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Mol Biol Evol. 2006 Jun;23(6):1324-38. Epub 2006 Apr 12.

The chloroplast genome sequence of Chara vulgaris sheds new light into the closest green algal relatives of land plants.

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Département de Biochimie et de Microbiologie, Université Laval, Québec, Canada.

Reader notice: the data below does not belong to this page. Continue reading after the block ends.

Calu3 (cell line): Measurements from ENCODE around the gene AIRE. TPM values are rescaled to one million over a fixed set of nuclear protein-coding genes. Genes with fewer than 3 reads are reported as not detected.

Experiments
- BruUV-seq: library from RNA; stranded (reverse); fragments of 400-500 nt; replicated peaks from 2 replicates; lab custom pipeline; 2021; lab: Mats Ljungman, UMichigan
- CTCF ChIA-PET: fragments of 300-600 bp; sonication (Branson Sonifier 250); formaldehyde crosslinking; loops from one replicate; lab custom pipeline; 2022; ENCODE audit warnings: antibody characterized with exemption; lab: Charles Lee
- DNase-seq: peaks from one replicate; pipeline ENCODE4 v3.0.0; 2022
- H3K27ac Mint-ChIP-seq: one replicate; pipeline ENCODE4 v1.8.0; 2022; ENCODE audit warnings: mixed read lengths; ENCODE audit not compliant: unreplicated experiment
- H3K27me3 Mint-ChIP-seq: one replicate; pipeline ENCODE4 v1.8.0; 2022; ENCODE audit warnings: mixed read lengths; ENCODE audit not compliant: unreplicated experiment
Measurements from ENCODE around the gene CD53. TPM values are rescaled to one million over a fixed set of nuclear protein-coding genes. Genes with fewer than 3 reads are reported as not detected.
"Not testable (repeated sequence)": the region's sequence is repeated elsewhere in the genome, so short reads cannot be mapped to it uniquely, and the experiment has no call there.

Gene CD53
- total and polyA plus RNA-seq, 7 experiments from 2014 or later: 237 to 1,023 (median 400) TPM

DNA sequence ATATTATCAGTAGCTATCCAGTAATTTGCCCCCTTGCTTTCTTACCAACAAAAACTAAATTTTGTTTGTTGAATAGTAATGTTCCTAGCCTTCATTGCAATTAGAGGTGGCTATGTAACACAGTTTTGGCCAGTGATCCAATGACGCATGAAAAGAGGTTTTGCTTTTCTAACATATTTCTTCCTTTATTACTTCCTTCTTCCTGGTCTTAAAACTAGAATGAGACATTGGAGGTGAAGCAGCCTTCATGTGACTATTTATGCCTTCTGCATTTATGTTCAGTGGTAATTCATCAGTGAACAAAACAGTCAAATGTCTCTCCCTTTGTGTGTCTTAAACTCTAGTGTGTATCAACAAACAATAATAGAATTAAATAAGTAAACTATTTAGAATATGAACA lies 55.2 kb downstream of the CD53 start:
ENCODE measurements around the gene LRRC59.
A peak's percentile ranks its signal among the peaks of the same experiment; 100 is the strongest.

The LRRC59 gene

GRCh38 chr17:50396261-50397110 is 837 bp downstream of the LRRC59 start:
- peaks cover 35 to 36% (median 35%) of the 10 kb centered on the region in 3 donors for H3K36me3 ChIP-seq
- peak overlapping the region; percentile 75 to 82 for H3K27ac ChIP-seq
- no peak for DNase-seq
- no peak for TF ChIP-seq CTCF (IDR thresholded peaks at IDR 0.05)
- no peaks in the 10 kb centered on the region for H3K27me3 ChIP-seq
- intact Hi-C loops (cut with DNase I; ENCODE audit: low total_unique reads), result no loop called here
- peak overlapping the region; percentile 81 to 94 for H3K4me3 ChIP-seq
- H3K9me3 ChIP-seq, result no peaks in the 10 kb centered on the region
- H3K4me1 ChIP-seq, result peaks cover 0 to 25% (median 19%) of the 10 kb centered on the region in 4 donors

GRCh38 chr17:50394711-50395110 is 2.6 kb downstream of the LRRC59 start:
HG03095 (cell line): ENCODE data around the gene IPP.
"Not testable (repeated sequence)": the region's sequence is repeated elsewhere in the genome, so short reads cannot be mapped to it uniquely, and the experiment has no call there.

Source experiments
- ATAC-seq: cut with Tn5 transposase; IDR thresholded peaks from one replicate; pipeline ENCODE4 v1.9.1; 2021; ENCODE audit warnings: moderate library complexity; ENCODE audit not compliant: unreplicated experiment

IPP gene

The phylum Streptophyta comprises all land plants and six monophyletic groups of charophycean green algae (Mesostigmatales, Chlorokybales, Klebsormidiales, Zygnematales, Coleochaetales, and Charales). Phylogenetic analyses of four genes encoded in three cellular compartments suggest that the Charales are sister to land plants and that charophycean green algae evolved progressively toward an increasing cellular complexity. To validate this phylogenetic hypothesis and to understand how and when the highly conservative pattern displayed by land plant chloroplast DNAs (cpDNAs) originated in the Streptophyta, we have determined the complete chloroplast genome sequence (184,933 bp) of a representative of the Charales, Chara vulgaris, and compared this genome to those of Mesostigma (Mesostigmatales), Chlorokybus (Chlorokybales), Staurastrum and Zygnema (Zygnematales), Chaetosphaeridium (Coleochaetales), and selected land plants. The phylogenies we inferred from 76 cpDNA-encoded proteins and genes using various methods favor the hypothesis that the Charales diverged before the Coleochaetales and Zygnematales. The Zygnematales were identified as sister to land plants in the best tree topology (T1), whereas Chaetosphaeridium (T2) or a clade uniting the Zygnematales and Chaetosphaeridium (T3) occupied this position in alternative topologies. Chara remained at the same basal position in trees including more land plant taxa and inferred from 56 proteins/genes. Phylogenetic inference from gene order data yielded two most parsimonious trees displaying the T1 and T3 topologies. Analyses of additional structural cpDNA features (gene order, gene content, intron content, and indels in coding regions) provided better support for T1 than for the topology of the above-mentioned four-gene tree. Our structural analyses also revealed that many of the features conserved in land plant cpDNAs were inherited from their green algal ancestors. The intron content data predicted that at least 15 of the 21 land plant group II introns were gained early during the evolution of streptophytes and that a single intron was acquired during the transition from charophycean green algae to land plants. Analyses of genome rearrangements based on inversions predicted no alteration in gene order during the transition from charophycean green algae to land plants.

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